Testimony Before The House Human Services Committee
Clara Sue Price, Chairman
Regarding House Bill 1217 - Medicaid eligibility and long-term care insurance
January 19, 2005
Chairman Price, members of the committee, I am David Zentner, Director of Medical Services for the Department of Human Services. I appear before you to provide information about this bill.
This proposed legislation would exempt the assets for the purposes of determining eligibility for the Medicaid program, for individuals who purchased adequate long-term care insurance coverage as defined in Section 1.
At the present time there are four states with partnership programs similar to this proposed legislation. They are New York, California, Indiana, and Connecticut. Congress authorized this program, but later rescinded the law because of concern that wealthy individuals would manipulate the system by using the plans to protect their large asset base, and then use Medicaid funds that should be reserved for low-income households. At that time only the four states listed above had received approval, and they were allowed to continue the program while all other states were unable to begin a similar program.
Congress has been asked to revisit this issue, and a bill was introduced in the last session to permit other states to administer the partnership program. The proposal was prompted by the fact that the experience in the four states that have the program, did not show that individuals with large asset bases were using the program. Congress did not act on the proposal; but it is likely it will again be considered in the new session of Congress.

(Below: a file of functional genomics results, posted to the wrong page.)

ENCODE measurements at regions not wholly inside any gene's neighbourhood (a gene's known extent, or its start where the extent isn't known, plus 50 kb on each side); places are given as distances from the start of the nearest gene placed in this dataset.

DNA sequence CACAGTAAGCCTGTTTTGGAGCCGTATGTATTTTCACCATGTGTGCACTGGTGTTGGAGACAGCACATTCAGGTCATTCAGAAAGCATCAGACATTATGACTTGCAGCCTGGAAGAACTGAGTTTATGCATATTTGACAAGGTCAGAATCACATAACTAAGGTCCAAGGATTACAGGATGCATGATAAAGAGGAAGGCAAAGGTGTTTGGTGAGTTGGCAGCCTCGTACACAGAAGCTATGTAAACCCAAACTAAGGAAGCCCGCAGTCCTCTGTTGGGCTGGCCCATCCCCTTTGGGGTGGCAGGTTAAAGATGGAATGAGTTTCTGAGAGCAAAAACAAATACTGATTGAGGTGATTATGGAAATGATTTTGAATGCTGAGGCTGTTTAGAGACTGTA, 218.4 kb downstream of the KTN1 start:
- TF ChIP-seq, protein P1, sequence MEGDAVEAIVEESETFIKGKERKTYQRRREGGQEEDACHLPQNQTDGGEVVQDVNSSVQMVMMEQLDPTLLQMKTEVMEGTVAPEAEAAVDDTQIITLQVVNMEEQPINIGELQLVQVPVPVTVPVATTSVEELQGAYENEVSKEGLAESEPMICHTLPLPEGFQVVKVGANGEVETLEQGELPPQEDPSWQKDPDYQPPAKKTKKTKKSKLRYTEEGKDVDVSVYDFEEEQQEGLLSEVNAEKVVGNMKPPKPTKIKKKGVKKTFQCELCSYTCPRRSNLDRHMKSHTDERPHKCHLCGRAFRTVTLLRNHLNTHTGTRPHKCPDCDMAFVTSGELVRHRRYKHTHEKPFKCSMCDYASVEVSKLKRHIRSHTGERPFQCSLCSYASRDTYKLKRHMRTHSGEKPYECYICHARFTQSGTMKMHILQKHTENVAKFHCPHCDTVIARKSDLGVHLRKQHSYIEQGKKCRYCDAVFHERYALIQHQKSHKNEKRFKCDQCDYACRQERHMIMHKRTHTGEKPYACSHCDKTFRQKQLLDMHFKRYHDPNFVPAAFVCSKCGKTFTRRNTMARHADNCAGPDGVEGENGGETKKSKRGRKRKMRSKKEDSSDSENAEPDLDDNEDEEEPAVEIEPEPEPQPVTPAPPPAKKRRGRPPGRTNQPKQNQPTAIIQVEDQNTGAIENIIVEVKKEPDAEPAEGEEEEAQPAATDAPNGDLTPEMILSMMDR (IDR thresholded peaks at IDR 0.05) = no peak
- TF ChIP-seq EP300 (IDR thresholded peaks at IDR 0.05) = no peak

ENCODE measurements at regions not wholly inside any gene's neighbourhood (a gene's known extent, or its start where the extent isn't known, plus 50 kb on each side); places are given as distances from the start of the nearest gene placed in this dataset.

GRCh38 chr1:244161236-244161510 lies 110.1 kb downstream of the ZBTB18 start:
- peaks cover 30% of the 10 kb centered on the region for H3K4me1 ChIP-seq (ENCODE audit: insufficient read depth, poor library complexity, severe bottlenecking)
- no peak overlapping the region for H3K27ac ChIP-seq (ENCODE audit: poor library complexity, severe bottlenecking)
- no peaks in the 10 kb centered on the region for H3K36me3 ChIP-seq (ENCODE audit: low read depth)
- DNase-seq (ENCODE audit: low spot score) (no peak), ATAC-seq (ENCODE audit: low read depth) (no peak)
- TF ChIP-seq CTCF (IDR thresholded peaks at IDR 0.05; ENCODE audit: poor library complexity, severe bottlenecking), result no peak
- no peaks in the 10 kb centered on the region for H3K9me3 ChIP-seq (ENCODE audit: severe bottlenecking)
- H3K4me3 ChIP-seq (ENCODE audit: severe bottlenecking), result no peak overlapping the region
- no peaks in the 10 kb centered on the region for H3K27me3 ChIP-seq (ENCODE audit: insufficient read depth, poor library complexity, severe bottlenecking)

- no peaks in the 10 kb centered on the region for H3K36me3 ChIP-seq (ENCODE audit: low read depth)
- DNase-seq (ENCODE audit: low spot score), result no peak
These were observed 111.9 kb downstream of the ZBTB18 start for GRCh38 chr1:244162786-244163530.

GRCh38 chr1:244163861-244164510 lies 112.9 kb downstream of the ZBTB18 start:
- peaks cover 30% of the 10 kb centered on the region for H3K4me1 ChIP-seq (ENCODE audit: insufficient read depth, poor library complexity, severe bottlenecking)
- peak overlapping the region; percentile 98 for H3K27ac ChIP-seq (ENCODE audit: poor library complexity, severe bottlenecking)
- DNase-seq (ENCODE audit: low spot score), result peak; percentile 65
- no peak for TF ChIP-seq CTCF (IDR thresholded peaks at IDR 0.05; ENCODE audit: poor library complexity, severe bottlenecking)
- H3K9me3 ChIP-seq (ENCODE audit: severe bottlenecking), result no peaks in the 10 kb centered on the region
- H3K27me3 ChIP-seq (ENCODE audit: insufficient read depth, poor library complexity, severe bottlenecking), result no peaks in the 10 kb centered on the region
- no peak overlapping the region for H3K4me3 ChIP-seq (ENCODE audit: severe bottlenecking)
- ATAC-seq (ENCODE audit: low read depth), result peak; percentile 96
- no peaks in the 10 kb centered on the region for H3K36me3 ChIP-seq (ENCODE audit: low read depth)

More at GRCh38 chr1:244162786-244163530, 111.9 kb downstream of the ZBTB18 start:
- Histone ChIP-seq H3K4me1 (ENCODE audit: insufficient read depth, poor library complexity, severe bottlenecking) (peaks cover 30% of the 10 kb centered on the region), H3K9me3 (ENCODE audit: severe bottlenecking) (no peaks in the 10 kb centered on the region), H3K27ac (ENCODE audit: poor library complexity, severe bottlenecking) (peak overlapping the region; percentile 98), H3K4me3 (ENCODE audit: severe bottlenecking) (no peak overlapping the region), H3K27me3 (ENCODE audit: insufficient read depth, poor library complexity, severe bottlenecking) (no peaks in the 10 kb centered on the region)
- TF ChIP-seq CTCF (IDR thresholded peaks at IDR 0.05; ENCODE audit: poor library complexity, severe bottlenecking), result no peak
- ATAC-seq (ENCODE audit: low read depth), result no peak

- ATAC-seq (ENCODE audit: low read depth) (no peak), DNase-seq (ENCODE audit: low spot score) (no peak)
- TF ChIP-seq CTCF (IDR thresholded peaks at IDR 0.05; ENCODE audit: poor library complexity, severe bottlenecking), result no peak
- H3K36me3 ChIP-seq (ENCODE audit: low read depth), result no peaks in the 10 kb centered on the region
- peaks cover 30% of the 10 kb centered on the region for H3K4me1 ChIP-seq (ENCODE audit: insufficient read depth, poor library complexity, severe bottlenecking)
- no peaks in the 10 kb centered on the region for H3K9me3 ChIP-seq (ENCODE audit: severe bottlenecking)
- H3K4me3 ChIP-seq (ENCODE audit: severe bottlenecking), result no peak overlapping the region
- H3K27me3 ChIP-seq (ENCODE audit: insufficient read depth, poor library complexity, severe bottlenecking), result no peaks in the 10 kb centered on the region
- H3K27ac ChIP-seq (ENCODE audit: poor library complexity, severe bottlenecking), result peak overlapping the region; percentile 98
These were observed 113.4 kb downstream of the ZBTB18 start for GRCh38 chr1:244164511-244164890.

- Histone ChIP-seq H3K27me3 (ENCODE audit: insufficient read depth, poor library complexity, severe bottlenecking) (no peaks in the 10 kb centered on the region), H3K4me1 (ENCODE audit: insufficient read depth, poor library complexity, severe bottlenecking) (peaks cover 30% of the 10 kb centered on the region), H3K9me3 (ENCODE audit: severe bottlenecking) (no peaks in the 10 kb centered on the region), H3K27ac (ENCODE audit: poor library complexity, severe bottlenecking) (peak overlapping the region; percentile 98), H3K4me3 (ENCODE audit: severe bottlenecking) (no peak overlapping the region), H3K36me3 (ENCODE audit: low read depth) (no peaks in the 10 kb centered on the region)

Indiana currently sponsors a plan similar to the one proposed in this bill. It allows a dollar for dollar asset offset for policies, that provide protection at less than the maximum prescribed benefit, and full asset protection for policies that meet or exceed the maximum benefit. If you purchase long term care insurance in 2005, you would need a policy that provided $196,994 in coverage indexed forward at least at a 5% compounded rate. The maximum insurance amount increases for each year. For example, if the insurance is purchased in 2006, the maximum required coverage is raised to $206,844 in order to account for increased costs.
Paragraph 2 of Section 1 specifies on lines 22 and 23, that the maximum benefits at the time of purchase are at least $164,250. We would suggest that you consider indexing the maximum by a yearly amount. The state of Indiana used a 5% factor for each subsequent year.
The Department would submit a state plan amendment as required in Section 2 of this bill, only if Congress authorizes states to implement this partnership program.
I would be happy to respond to any questions you may have.